The second annual Roxanna Todd Hodges Visiting Lectureship in Stroke Prevention and Education was awarded to Cheryl Bushnell, MD, MHS, associate professor of neurology at Wake Forest School of Medicine. Bushnell is director of the Wake Forest Baptist Stroke Center and a thought leader in issues regarding women’s health and stroke, and performing community interventions for reducing stroke risk.
Bushnell’s lecture, “21st Century Stroke Prevention: What will it look like?” was presented at Neurology Grand Rounds held the morning of Aug. 6 at the Zilkha Neurogenetic Institute, part of the Keck School of Medicine of USC.
During the lecture, Bushnell focused on how stroke prevention might be accomplished in the near future if physicians focus on changing the way people behave to lower known risk factors, including hypertension, smoking, obesity, diabetes, alcohol and cardiac causes.
“We know from large studies that these are the main risk factors in population-attributable risk,” said Bushnell, “and that they can explain about 82 percent of stroke risk.
“We pretty much know what to do to lower the risk,” she continued. “If we could appropriately treat hypertension, for example, we could effectively reduce the risk of stroke in 360,000 people.”
Bushnell’s focus for stroke prevention was on adherence to prescribed medication and treatment routines, and how simply continuing to take their medicine can improve the risk for many patients. Factors that affect adherence can range from negative side effects to medication to the instructions given by and the accessibility of medical personnel.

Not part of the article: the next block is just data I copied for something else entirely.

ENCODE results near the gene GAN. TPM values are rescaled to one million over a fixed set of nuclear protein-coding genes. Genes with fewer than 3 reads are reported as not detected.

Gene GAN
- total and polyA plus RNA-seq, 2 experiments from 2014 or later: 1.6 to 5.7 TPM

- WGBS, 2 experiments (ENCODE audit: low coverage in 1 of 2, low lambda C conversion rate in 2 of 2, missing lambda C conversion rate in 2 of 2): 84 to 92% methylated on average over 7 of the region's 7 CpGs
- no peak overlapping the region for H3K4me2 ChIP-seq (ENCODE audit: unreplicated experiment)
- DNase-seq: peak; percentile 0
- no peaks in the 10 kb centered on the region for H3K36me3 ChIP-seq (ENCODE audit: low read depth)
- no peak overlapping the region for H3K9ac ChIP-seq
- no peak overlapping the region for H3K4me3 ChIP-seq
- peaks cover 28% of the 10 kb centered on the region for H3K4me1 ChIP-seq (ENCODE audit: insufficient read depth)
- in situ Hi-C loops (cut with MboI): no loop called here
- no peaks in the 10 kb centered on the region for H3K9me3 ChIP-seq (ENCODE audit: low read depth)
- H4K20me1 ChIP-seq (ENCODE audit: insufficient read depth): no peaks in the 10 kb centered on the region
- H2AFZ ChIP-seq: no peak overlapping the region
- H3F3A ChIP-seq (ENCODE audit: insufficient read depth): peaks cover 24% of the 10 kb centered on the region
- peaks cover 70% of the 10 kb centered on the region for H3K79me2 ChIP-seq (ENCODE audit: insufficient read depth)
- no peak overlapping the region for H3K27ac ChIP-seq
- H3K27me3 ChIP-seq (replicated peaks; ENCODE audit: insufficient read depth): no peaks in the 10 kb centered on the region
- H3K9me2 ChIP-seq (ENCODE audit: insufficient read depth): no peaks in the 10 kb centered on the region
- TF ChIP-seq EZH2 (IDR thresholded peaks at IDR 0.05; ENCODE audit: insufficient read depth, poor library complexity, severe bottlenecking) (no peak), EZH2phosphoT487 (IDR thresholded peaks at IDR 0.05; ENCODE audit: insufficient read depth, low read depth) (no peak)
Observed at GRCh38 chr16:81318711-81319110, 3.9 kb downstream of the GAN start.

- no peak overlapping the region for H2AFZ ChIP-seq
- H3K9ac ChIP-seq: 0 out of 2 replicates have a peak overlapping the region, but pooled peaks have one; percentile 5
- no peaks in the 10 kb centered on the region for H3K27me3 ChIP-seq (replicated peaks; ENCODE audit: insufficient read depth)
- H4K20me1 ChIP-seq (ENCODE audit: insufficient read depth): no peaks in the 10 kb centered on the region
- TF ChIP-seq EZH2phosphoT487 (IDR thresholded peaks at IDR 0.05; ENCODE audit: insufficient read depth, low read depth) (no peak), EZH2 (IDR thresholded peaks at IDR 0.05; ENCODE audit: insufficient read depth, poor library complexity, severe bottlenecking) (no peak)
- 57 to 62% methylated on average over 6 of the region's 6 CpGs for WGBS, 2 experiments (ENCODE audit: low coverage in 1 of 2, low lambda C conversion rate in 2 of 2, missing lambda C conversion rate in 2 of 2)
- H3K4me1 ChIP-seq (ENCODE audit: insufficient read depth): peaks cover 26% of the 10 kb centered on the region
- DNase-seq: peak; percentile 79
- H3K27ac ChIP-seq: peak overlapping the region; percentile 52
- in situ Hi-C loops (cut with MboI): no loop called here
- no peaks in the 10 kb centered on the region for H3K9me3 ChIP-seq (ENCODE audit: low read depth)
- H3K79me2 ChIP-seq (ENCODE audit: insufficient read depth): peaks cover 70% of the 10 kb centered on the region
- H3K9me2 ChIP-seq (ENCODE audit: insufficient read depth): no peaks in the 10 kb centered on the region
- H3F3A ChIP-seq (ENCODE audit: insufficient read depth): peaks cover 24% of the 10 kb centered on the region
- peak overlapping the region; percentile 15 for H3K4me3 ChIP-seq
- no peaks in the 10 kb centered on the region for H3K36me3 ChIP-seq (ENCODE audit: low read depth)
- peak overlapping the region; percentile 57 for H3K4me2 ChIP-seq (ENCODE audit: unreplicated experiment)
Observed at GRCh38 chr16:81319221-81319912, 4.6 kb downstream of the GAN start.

Twenty-six guests attended a dinner in Bushnell’s honor the previous night at the Los Angeles Athletic Club. The lectureship is part of an integrated vision to provide exceptional education in stroke prevention.
Nerses Sanossian, MD, assistant professor of neurology and co-director of the Roxanna Todd Hodges Comprehensive Stroke Clinic and TIA Program, introduced Bushnell before she began, and presented her with a plaque and a token of appreciation. “We are honored to have such a distinguished lecturer receive this award that supports the mission of the Roxanna Todd Hodges Foundation, to reduce the burden of stroke in Southern California through prevention and education,” he said.